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Some years ago I came across what was defined as "pathological" function defined as: $$ f(x)=\sum_{k=1}^\infty \frac{1}{k^2}\cdot \sin\left(k!\cdot x\right) $$ It was mentioned (in an article I cannot remember) as something that could not be completely drawn because the partial sums become increasingly "ripply" when adding new terms.

I did some experimenting with plotting software and this seems the case, but I don't know if sums of this type are very trivial to build or this is a more special case.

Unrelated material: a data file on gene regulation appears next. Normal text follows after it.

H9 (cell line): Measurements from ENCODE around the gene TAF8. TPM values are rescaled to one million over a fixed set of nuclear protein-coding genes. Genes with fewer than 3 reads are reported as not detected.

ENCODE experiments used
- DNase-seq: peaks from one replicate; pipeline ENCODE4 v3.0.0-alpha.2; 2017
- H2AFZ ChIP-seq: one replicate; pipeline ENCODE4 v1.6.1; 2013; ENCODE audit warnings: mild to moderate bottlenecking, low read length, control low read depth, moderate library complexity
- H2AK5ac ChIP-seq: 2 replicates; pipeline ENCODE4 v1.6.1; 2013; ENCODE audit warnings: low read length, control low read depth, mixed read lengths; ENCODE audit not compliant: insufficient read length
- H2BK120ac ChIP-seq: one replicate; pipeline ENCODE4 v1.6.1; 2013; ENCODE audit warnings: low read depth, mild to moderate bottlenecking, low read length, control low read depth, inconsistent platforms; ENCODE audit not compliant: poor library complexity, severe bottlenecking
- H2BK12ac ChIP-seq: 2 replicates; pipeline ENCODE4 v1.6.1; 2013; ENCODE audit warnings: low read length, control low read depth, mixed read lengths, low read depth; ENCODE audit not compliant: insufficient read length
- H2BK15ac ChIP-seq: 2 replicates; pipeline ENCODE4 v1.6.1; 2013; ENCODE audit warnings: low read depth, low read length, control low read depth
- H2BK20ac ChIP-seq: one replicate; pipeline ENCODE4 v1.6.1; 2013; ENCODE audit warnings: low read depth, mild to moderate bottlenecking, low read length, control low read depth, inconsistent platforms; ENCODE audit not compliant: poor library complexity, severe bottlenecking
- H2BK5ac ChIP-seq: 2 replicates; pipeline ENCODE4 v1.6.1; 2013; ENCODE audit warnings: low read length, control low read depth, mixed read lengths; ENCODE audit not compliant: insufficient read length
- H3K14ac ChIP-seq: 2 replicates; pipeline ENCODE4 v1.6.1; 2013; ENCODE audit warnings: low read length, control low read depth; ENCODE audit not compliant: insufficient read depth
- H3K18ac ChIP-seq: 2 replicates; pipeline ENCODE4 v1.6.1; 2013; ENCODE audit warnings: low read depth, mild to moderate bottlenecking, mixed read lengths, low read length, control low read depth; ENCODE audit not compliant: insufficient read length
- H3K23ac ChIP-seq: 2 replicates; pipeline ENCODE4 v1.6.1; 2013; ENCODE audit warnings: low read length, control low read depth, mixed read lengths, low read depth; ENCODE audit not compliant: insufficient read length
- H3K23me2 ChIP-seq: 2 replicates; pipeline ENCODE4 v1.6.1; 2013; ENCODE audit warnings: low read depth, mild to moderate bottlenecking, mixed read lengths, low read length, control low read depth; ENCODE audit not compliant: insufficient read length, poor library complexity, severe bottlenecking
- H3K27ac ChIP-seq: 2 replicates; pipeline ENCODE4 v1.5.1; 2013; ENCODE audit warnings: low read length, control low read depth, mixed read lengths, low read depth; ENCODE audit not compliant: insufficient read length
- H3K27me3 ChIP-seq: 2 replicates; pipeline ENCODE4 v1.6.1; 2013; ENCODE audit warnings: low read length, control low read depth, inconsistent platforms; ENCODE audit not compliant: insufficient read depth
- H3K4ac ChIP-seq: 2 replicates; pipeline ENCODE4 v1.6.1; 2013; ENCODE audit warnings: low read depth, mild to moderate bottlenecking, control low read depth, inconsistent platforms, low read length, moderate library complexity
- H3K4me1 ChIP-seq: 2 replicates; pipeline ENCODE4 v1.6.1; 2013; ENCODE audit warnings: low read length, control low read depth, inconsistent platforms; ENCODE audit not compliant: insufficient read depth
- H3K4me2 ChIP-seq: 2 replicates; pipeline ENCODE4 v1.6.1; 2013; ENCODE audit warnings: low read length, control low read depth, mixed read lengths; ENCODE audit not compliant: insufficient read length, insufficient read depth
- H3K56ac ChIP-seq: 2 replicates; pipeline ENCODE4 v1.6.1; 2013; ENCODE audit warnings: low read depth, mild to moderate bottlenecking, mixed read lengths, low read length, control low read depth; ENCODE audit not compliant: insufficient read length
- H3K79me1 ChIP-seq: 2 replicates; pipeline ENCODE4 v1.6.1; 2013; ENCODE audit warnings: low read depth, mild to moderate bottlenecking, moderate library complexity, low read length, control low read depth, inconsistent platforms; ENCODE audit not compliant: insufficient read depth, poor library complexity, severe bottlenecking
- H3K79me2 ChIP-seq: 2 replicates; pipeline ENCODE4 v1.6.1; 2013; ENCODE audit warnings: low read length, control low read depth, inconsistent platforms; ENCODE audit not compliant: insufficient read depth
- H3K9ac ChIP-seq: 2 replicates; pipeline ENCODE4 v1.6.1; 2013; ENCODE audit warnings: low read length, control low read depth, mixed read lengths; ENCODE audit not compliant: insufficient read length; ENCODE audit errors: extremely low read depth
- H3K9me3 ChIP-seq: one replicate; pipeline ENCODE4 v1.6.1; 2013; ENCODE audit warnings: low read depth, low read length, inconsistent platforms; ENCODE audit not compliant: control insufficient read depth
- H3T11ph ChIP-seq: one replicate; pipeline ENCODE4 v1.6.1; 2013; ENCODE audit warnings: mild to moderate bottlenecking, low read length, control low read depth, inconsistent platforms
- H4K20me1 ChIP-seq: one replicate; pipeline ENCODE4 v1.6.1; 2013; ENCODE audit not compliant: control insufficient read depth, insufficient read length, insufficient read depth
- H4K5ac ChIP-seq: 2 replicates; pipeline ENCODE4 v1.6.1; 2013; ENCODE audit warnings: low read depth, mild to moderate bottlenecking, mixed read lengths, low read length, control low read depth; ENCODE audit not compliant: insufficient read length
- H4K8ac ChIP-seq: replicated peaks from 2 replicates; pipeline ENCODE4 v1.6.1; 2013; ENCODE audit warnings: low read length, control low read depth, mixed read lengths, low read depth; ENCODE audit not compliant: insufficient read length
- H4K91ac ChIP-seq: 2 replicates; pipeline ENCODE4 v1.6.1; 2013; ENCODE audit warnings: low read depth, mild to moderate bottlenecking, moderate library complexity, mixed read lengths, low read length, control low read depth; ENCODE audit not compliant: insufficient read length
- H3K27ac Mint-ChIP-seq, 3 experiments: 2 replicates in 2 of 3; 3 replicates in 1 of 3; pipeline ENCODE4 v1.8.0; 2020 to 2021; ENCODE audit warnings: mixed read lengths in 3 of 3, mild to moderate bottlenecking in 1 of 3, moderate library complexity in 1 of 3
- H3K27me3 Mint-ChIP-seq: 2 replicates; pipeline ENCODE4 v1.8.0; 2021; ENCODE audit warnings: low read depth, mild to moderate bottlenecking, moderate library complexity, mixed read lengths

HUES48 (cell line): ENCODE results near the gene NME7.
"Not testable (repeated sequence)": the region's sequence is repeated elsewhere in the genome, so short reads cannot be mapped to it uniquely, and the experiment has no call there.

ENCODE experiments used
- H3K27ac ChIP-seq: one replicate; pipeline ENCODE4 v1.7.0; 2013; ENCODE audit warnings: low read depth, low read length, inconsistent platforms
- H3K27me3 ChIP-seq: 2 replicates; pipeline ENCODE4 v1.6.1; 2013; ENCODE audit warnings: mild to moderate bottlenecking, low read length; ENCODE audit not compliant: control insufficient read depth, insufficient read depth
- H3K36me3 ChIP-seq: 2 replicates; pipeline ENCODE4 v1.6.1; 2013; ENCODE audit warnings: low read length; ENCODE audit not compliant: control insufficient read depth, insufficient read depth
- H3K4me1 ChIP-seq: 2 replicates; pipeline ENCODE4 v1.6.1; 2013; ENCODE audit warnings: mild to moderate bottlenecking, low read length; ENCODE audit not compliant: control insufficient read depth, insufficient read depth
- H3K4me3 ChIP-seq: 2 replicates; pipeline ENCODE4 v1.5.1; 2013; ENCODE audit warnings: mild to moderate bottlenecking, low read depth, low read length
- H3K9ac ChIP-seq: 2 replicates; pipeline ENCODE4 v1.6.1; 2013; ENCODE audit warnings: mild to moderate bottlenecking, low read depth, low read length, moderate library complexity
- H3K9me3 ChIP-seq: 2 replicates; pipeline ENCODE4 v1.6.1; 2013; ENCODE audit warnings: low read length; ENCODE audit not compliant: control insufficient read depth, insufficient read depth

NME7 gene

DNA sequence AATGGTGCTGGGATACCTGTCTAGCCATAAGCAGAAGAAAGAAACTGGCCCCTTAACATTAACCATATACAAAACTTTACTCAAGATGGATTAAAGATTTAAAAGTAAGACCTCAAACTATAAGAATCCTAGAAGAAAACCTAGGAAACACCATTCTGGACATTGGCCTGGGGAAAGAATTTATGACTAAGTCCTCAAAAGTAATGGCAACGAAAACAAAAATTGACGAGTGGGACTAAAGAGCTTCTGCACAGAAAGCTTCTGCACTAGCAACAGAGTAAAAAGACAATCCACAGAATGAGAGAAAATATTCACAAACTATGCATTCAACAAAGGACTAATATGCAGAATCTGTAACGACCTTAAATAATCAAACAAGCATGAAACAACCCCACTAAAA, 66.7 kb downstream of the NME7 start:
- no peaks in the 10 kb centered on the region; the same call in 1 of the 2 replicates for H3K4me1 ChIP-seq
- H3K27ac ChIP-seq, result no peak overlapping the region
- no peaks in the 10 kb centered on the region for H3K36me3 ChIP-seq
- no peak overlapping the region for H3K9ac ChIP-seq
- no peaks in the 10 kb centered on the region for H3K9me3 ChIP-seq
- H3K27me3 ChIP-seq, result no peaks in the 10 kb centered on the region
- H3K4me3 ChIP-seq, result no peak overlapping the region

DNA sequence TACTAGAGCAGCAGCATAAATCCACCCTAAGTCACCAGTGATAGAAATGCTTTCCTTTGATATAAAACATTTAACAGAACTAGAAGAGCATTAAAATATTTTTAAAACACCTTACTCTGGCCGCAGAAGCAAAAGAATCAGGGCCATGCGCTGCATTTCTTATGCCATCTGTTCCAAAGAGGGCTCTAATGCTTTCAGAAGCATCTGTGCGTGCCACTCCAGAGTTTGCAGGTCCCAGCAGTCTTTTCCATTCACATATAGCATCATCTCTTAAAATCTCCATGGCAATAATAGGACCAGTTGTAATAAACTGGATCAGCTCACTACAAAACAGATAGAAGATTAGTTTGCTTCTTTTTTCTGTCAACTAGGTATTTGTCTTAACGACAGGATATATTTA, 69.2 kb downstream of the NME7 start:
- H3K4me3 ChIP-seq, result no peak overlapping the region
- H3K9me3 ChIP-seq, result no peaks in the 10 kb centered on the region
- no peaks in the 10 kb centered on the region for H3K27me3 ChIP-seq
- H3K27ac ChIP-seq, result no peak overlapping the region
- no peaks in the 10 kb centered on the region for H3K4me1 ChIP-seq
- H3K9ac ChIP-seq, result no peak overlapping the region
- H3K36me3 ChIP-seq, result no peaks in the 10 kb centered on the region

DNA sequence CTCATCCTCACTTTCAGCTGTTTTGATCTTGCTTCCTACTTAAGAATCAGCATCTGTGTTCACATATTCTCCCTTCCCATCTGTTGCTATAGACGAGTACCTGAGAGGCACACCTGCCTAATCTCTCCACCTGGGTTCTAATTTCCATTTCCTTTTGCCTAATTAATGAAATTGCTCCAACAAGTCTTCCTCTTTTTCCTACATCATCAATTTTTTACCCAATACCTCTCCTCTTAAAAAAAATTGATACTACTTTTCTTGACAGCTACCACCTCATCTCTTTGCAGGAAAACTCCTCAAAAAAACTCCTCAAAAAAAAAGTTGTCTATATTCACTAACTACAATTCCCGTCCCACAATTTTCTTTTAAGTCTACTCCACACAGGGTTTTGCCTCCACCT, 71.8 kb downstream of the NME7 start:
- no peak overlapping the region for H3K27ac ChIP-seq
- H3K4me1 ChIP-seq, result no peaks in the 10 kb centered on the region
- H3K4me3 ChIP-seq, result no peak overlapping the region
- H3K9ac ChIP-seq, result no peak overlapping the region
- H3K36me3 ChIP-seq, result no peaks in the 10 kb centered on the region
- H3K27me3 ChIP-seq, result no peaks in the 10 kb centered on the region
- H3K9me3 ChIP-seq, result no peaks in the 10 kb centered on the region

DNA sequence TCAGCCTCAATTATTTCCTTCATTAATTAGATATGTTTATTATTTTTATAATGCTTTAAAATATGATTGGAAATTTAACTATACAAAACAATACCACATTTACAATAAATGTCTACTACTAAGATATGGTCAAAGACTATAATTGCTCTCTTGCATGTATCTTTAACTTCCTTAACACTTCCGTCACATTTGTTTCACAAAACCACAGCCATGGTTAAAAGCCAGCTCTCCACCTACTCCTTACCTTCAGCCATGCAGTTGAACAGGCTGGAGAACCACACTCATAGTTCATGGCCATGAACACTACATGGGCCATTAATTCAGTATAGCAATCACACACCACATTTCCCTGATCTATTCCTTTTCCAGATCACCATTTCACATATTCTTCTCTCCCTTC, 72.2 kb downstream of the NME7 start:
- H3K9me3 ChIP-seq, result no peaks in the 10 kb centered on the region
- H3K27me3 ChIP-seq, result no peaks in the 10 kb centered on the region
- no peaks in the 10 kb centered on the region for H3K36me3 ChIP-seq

Is this series related to any well known special function ? Has anyone more information on the property of it ?

Thanks in advance


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Thomae's function and Dirichlet's nowhere continuous function come to mind. – 000 Jan 14 '13 at 23:30

A Fourier representation comes to mind. You can imagine writing

$$f(x) = \sum_{j=1}^{\infty} a_j \sin{j x} $$


$$ a_j = \begin{cases} 1/k^2 & j=k! \\ 0 & \mathrm{otherwise} \end{cases}$$

for each $k \in \mathbb{N}$. What function $f(x)$ has such a coefficient I cannot say.

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